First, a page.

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Alan Moore

Alan Moore
Alan Moore (born 18 November 1953) is an English writer primarily known for his work in comic books including Watchmen, V for Vendetta, and From Hell.[1] Frequently described as the best graphic novel writer in history,[2][3] he has been called "one of the most important British writers of the last fifty years".[4] He has occasionally used such pseudonyms as Curt Vile, Jill de Ray, Translucia Baboon and The Original Writer. Moore is an occultist, ceremonial magician,[6] and anarchist,[7] and has featured such themes in works including Promethea, From Hell, and V for Vendetta, as well as performing avant-garde spoken word occult "workings" with The Moon and Serpent Grand Egyptian Theatre of Marvels, some of which have been released on CD. Early life[edit] "LSD was an incredible experience. Not that I'm recommending it for anybody else; but for me it kind of – it hammered home to me that reality was not a fixed thing. Alan Moore (2003)[2](pp19–20) Career[edit] Early career: 1978–1980[edit]


V for Vendetta Publication history[edit] When the publishers cancelled Warrior in 1985 (with two completed issues unpublished due to the cancellation), several companies attempted to convince Moore and Lloyd to let them publish and complete the story. In 1988, DC Comics published a ten-issue series that reprinted the Warrior stories in colour, then continued the series to completion. The first new material appeared in issue No. 7, which included the unpublished episodes that would have appeared in Warrior No. 27 and No. 28. Tony Weare drew one chapter ("Vincent") and contributed additional art to two others ("Valerie" and "The Vacation"); Steve Whitaker and Siobhan Dodds worked as colourists on the entire series.

Watchmen Moore used the story as a means to reflect contemporary anxieties and to critique the superhero concept. Watchmen depicts an alternate history where superheroes emerged in the 1940s and 1960s, helping the United States to win the Vietnam War. The country is edging towards a nuclear war with the Soviet Union, freelance costumed vigilantes have been outlawed and most former superheroes are in retirement or working for the government. The story focuses on the personal development and struggles of the protagonists as an investigation into the murder of a government sponsored superhero pulls them out of retirement, and eventually leads them to confront a plot that would stave off nuclear war by killing millions of people. Creatively, the focus of Watchmen is on its structure. Gibbons used a nine-panel grid layout throughout the series and added recurring symbols such as a blood-stained smiley face.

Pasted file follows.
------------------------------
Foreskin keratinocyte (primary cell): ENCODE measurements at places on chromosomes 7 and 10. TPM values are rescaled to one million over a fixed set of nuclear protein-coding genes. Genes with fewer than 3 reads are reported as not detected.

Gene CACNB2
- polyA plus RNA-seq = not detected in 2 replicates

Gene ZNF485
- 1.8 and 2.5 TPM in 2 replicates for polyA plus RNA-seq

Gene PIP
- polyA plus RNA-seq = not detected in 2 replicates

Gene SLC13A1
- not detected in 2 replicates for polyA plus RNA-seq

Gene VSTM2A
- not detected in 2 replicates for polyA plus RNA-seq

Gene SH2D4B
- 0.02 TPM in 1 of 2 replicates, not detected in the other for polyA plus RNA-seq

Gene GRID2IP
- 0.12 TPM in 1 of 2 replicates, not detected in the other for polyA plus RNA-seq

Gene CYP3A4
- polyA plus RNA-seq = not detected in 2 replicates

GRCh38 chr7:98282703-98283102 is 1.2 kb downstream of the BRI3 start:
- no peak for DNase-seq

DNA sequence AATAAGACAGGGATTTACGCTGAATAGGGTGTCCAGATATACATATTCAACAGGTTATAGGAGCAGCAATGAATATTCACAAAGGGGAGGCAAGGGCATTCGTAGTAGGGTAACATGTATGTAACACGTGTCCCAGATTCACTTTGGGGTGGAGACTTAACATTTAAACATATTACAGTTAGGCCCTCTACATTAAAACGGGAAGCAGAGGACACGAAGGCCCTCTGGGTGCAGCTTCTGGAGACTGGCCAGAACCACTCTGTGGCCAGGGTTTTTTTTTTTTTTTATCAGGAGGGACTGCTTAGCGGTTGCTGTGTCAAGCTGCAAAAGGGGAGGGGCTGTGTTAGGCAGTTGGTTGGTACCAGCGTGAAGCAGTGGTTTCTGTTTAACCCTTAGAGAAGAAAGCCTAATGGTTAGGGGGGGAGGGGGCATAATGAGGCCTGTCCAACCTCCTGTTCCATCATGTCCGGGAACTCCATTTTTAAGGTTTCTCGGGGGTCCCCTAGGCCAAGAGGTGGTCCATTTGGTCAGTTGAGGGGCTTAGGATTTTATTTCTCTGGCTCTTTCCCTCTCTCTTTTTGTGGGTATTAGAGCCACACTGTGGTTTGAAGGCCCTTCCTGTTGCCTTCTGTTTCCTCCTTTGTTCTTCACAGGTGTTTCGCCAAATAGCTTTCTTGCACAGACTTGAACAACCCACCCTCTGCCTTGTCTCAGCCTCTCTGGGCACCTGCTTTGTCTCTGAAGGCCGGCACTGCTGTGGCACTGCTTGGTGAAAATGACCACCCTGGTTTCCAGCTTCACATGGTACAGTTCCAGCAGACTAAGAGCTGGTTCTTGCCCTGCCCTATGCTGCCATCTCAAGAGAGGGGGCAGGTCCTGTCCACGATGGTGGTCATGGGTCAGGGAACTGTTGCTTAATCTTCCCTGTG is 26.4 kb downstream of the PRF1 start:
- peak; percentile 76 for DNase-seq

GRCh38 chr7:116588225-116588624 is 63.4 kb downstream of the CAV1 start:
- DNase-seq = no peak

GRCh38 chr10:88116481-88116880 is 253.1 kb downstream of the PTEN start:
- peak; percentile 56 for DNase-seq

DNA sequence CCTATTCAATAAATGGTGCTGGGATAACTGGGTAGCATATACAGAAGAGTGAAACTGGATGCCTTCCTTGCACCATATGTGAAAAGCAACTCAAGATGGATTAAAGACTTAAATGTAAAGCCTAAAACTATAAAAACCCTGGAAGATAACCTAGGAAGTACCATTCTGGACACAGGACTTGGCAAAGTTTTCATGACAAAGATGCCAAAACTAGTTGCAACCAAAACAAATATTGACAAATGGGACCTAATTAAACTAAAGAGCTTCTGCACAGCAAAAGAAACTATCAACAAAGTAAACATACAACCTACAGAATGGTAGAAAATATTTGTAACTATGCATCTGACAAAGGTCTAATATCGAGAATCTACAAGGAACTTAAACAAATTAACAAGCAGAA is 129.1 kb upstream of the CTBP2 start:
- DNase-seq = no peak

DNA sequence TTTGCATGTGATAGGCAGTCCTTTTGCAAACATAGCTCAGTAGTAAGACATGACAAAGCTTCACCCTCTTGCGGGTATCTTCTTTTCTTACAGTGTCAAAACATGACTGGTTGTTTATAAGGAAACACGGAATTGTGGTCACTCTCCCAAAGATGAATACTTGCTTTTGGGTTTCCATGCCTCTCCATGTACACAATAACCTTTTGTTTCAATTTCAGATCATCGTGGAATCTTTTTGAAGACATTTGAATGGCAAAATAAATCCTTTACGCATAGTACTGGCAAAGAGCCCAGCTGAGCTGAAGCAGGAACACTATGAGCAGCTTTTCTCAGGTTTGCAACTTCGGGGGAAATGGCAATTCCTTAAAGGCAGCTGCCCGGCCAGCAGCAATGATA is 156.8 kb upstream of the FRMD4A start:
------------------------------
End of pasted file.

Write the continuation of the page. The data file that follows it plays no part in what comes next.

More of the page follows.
Bryan Lee O'Malley Bryan Lee O'Malley (born 21 February 1979)[1] is a Canadian cartoonist, best known for the Scott Pilgrim series. He is also a musician using the alias Kupek. Career[edit] Bryan Lee O'Malley started in Film Studies at the University of Western Ontario, but dropped out before completing.[1]

The Moon and Serpent Grand Egyptian Theatre of Marvels History[edit] The group formed in the mid-1990s, as part of Moore's " "coming out" as a magician," described by Warren Ellis as "a return to his roots of performing from the days of the Northampton Arts Lab and the various bands along the way from there to here."[1] David J and – particularly Tim Perkins provide "musical backdrop to Alan's monologues and verse... [sometimes] accompanied by a dancer.

Pat Mills Pat Mills is a British comics writer and editor who, along with John Wagner, revitalised British boys comics in the 1970s, and has remained a leading light in British comics ever since. He has been called "the godfather of British comics".[1] Biography[edit] His next creation was the science fiction-themed weekly 2000 AD, launched in 1977. As with Battle and Action he developed most of the early series before handing them over to other writers. Dave Gibbons Early life[edit] Dave Gibbons was born at Forest Gate Hospital in London, England, on 14 April 1949 to Chester, a town planner, and Gladys, a secretary. He began reading comic books at the age of seven. A self-taught artist, he illustrated his own comic strips.